[cryptography] Intel RNG

coderman coderman at gmail.com
Tue Jun 19 05:30:22 EDT 2012

On Tue, Jun 19, 2012 at 12:48 AM, Marsh Ray <marsh at extendedsubset.com> wrote:
> Right, 500 MB/s of random numbers out to be enough for anybody.

these rates often are not useful. even busy secure web or VPN servers
use orders of magnitude less.

initialization of full disk crypto across an SSD RAID could consume
it, but that's the only "practical" use case i've encountered so far

that said, a typical host entropy gathering daemon is often
insufficient, and even off-die serial bus and other old skewl sources
were providing entropy in kbit/sec rates, not MByte/sec.

> My main point in running the perf numbers was to figure out the
> justification for this RNG not being vulnerable to entropy depletion attacks
> in shared hosting environments.

some (many?) HWRNG designs use bit accumulators that feed a register
that is read by a userspace instruction.

consider the following configuration:
- this register is collecting single bits from two high speed
oscillators that is sub-sampling single bits at a quarter clock.
- only whitened / non-run bits collected, as set in a configuration
write / initialization.

in short: providing slow, non-deterministic output rates to this
entropy instruction.

if the instruction is configured to not-block, you could starve the
available pool in one thread, in one process, by using it
if the instruction is configured to block, you could introduce
significantly processing delays (unexpectedly so?) to other consumers
in other threads of execution, or other processes.

Intel did an end run around this problem with the DRBG, which is
similar to urandom, in the sense that it does not provide a 1:1
correlation of entropy in the system to entropy bits returned out, as
you may get in /dev/random linux behavior, which blocks once the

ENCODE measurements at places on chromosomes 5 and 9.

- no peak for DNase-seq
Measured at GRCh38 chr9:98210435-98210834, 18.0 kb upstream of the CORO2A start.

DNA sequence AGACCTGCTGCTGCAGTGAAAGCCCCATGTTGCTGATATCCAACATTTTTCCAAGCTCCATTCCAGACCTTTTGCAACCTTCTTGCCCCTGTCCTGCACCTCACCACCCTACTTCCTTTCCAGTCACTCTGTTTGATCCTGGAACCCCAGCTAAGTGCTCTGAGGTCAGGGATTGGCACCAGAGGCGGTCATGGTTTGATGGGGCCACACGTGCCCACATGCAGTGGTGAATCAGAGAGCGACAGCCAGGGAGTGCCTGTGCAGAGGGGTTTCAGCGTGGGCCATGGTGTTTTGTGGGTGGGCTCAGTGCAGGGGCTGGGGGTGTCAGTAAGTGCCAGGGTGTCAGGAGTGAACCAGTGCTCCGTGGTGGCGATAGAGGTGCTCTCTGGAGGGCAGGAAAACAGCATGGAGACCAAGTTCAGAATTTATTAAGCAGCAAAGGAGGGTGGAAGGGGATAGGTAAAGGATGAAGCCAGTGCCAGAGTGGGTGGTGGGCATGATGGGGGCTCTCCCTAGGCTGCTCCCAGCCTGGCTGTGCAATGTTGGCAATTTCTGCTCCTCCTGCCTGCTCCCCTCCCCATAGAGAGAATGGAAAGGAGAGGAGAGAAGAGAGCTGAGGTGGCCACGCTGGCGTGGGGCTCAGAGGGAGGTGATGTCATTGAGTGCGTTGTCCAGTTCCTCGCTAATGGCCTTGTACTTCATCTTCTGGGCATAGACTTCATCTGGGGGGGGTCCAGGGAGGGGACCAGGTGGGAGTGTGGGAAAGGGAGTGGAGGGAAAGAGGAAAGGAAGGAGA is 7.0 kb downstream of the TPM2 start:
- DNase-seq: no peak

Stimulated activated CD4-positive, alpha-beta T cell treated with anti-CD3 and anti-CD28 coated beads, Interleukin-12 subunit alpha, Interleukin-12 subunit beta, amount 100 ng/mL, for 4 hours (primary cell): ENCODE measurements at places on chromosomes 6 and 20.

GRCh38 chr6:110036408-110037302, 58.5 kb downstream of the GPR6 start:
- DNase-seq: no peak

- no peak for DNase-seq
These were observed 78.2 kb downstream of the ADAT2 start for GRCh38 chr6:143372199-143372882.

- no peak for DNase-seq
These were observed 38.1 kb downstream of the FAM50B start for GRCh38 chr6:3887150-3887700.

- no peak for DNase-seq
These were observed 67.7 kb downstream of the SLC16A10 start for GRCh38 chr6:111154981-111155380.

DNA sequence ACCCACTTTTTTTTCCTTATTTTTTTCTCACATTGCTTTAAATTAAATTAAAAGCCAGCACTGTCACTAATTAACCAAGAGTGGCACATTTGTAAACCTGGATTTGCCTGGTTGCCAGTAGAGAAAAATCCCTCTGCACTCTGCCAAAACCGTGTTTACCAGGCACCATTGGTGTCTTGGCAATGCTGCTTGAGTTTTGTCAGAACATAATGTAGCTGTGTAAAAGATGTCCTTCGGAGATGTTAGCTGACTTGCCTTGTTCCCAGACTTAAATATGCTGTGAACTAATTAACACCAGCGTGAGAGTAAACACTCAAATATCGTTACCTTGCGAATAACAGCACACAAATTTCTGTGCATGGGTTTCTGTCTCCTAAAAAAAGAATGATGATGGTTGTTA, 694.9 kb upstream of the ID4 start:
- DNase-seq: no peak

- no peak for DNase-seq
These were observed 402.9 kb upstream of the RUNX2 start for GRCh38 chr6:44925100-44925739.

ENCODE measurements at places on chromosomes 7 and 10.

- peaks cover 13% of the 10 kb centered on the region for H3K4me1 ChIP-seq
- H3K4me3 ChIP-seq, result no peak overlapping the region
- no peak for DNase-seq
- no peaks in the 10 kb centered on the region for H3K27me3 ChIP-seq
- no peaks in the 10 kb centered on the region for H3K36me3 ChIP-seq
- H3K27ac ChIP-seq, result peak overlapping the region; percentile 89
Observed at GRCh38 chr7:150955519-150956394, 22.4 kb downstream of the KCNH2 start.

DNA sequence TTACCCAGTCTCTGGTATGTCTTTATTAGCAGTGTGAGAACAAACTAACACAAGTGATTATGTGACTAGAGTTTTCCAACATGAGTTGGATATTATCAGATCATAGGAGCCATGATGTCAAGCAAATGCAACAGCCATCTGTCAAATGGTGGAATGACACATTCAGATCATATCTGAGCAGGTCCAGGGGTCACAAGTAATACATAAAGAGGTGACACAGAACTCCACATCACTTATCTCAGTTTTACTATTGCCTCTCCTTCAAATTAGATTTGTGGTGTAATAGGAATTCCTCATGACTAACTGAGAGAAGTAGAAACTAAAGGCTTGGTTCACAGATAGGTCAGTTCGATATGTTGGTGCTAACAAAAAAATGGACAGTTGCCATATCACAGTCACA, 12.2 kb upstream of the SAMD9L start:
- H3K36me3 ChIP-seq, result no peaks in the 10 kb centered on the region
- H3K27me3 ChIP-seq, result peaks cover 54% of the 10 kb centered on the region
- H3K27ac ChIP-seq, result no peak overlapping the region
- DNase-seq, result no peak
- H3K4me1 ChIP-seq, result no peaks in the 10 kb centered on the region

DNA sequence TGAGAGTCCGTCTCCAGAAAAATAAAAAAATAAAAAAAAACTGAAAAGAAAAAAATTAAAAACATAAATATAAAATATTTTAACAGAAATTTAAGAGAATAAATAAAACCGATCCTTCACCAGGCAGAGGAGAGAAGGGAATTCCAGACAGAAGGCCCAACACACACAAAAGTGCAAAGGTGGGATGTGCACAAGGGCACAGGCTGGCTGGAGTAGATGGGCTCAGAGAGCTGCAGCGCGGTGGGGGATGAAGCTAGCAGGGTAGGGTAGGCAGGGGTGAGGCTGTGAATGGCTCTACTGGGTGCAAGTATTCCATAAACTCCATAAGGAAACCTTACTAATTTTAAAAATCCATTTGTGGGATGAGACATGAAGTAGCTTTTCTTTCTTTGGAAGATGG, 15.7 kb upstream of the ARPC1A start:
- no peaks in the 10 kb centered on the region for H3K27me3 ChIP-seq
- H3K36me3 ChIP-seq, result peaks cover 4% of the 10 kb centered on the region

kernel entropy pool is exhausted. (that's another rant/tangent. let's
not go there :)

> Still, 150 clocks is a crazy long time for an instruction that doesn't
> involve a cache miss or a TLB flush or the like.
> So something is causing AES-NI to take 300 clocks/block to run this DRBG.
> Again, more than 3x slower than the benchmarks I see for the hardware
> primitive. My interpretation is that either RdRand is blocking due to
> "entropy depletion", there's some internal data pipe bottleneck, or maybe
> some of both.

it is also seeding from the physical noise sources, running sanity
checks of some type, and then handing over to DRBG. so there is
clearly more involved than just a call to AES-NI. 3x as expensive
doesn't sound unreasonable if the seeding and validation overhead is

> If in reality there's no way RDRAND can ever fail to return 64 bits of
> random data, then Intel could document that fact and we could save the world
> from yet another untested exceptional code path that only had a moderate
> chance of working the first time it's really needed anyway.

that's a great idea, and my reading of it is that they have said as
much. perhaps they should more clearly state it so for the usual case.
my understanding is that you will never fail unless the hardware
itself "starts up"? with a broken physical source returning clearly
invalid bits.

E.g. "In the rare event that the DRNG fails during runtime, it would
cease to issue random numbers rather than issue poor quality random

as for stating that it should never "run dry", or fail to not return
bits as long as the instruction is working, no matter how frequently
it is invoked, see:

With respect to the RNG taxonomy discussed above, the DRNG follows the
cascade construction RNG model, using a processor resident entropy
source to repeatedly seed a hardware-implemented CSPRNG. Unlike
software approaches, it includes a high-quality entropy source
implementation that can be sampled quickly to repeatedly seed the
CSPRNG with high-quality entropy. Furthermore, it represents a
self-contained hardware module that is isolated from software attacks
on its internal state. The result is a solution that achieves RNG
objectives with considerable robustness: statistical quality
(independence, uniform distribution), highly unpredictable random
number sequences, high performance, and protection against attack.
Protecting online services against RNG attacks [read: high entropy
consumption servers]
Throughput ceiling is insensitive to the number of contending parallel threads

take with a gran of salt; this is all from their documentation:

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